Did you know? Most wrapping paper and gift wrapping materials are not recyclable? Anything glittery, with mixed in foil and plastic, textures, or lamination will inevitably end up in a landfill. Shockingly, out of the 4.6 billion pounds of wrapping paper produced annually in the U.S. alone, nearly half ends up in the trash posing a significant environmental challenge year after year.
So, how can we be more mindful of our wrapping choices while still making our gifts visually appealing? Don't be discouraged by the thought of plain brown paper; we have some tips and tricks to elevate your sustainable gift wrapping game this holiday season.
Kraft Wrapping Paper for the Win
We get it; brown may not be the most visually striking color, but it's a favorite of our Mother Earth. Kraft paper offers an easy transition from traditional wrapping paper and can be used for gifts of all sizes. Unlike traditional wrapping paper, it's easily recyclable or compostable. Take it a step further by reusing newspaper, old maps, magazines, Trader Joe's bags, or packing paper from online orders as wrapping materials.
To add a touch of nature's beauty, opt for twine instead of ribbons and bows unless you are using up what you already have. Sprinkle on biodegradable glitter and incorporate dried citrus ornaments, tree clippings, cinnamon sticks or rosemary wreaths for decoration.
For citrus ornaments, simply place lemon, orange or grapefruit slices on parchment paper or a reusable silicone baking mat in the oven for two hours at 200°F, flipping them every 30 minutes. Add twine or cotton string when cooled. When done, they can last for years and are fully compostable at the end of their life.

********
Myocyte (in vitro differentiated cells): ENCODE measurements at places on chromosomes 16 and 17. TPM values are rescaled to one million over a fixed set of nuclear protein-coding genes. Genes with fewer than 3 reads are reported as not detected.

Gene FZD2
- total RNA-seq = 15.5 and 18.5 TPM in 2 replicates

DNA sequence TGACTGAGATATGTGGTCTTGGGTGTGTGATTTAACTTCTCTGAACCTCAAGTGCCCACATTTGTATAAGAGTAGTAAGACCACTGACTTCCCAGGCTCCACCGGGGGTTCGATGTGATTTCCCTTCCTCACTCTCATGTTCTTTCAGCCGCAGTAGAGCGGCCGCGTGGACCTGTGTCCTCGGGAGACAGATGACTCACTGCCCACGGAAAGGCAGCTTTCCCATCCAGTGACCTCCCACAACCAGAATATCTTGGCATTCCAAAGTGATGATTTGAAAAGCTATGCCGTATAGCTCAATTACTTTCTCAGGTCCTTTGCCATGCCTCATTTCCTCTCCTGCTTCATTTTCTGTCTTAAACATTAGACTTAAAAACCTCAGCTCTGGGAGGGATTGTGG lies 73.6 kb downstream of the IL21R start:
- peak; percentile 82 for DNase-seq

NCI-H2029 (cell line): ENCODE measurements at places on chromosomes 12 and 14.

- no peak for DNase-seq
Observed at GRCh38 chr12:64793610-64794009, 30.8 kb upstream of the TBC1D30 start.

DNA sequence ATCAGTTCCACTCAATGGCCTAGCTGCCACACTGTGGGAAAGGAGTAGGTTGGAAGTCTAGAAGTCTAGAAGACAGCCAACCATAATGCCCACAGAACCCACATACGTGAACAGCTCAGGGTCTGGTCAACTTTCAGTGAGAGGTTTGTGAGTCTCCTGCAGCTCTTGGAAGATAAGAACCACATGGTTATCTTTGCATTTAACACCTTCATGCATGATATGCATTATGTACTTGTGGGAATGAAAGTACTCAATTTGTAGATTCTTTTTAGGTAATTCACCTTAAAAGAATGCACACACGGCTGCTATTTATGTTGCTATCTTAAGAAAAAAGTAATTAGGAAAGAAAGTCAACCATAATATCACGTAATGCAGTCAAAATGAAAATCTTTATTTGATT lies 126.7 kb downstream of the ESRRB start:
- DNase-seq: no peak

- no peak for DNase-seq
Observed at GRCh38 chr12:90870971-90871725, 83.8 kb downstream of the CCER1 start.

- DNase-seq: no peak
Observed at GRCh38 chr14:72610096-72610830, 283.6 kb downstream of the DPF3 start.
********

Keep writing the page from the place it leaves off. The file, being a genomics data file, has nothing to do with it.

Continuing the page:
For greenery, experiment with pine, fir, rosemary, or eucalyptus. Any small, dry stalks can work wonders - let your creativity shine.
After the holidays, consider recycling or donating your unused kraft paper and composting the fruits, greens, and twine or saving for next year if they're salvageable.
Kraft paper is a blank canvas! Draw your own holiday designs or turn them into gingerbread houses with chalk markers.Try Furoshiki Wrapping
Originating from Japan and initially intended for transporting goods, Furoshiki wrapping has become a stylish way to wrap holiday gifts. This technique allows you to use square pieces of cloth, fabric, small towel, or scarves to fold and secure your presents beautifully. You can either gift the fabric itself (we love that part of the gift is also the wrapping!) or reuse it year after year.
The size of the cloth depends on your gift's dimensions, ranging from as small as your hand to as large as a dining table. A common size is 28 x 28 inches or 17 x 17 inches. The cloth should have a reversible pattern for folding and be thick enough to hold the gift securely.
Decorate your Furoshiki wrapping with ornaments, gift tags, or any natural elements of your choice. Once done, wash the fabric or cloth, compost the natural embellishments, and store it for next year's use. See a quick tutorial here.Wrap in Reusable Bags
Gift wrapping becomes a breeze with this technique. Similar to Furoshiki wrapping but a little easier, you can earn praise for turning your wrapping paper into a gift in itself by utilizing reusable bags!
Depending on the gift's size, any solid fabric reusable bag can be used. For various-sized gifts, consider our 3-pack cotton bulk bags as a simple and reusable wrapping option. Place the gift inside, tie the bag with twine, and decorate with citrus ornaments and other natural elements. By making the bag a part of the gift, your loved ones will not only receive a present but also a convenient bag to reuse and reuse for years to come.
Whether you opt to wrap your gifts in reusable bags, kraft paper, or embrace the art of Furoshiki this holiday season, remember that your thoughtful choices have the power to reduce waste and ease the strain on the planet. Each beautifully wrapped present represents a small yet meaningful step towards a more sustainable future, where we prioritize the well-being of our Mother Earth in every celebration.